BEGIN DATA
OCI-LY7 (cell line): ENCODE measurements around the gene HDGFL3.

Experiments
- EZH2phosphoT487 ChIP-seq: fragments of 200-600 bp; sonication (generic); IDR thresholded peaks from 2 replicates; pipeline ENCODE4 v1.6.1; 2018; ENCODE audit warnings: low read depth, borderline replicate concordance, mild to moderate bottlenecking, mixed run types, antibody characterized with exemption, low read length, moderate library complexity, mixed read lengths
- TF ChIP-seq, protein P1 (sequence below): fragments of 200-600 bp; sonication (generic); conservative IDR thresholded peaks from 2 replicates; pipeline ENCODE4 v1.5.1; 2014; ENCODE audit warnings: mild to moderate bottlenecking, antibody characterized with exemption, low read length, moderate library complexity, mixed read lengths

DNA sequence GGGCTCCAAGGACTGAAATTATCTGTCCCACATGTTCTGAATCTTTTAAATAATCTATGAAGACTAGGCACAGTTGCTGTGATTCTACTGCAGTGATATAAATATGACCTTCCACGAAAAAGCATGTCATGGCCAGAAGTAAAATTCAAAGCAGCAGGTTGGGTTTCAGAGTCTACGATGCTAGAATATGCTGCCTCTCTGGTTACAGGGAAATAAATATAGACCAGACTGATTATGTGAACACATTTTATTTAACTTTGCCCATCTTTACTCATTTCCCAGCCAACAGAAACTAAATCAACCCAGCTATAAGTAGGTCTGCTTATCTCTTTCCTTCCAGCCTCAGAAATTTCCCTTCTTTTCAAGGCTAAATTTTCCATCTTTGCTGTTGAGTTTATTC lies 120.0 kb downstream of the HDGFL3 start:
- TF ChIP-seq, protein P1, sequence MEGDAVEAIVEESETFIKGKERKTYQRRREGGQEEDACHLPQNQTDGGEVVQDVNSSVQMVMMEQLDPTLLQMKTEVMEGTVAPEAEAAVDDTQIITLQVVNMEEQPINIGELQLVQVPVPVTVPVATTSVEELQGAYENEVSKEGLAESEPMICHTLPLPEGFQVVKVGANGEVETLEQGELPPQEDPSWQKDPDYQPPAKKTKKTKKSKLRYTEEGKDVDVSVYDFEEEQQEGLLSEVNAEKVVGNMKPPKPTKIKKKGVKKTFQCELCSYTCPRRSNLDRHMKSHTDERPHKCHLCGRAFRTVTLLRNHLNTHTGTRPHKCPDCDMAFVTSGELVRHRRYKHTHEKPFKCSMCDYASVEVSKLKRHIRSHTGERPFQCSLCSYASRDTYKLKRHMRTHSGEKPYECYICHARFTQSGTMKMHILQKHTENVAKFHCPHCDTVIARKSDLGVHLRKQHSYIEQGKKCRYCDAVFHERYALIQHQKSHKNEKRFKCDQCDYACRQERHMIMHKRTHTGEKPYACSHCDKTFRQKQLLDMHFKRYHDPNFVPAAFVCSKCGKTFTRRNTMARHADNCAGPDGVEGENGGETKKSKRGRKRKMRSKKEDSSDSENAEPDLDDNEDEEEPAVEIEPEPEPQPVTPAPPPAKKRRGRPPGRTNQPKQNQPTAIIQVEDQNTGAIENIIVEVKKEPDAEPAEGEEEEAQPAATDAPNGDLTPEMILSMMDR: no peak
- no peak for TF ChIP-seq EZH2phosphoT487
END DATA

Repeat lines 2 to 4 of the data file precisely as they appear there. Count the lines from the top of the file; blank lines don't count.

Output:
Experiments
- EZH2phosphoT487 ChIP-seq: fragments of 200-600 bp; sonication (generic); IDR thresholded peaks from 2 replicates; pipeline ENCODE4 v1.6.1; 2018; ENCODE audit warnings: low read depth, borderline replicate concordance, mild to moderate bottlenecking, mixed run types, antibody characterized with exemption, low read length, moderate library complexity, mixed read lengths
- TF ChIP-seq, protein P1 (sequence below): fragments of 200-600 bp; sonication (generic); conservative IDR thresholded peaks from 2 replicates; pipeline ENCODE4 v1.5.1; 2014; ENCODE audit warnings: mild to moderate bottlenecking, antibody characterized with exemption, low read length, moderate library complexity, mixed read lengths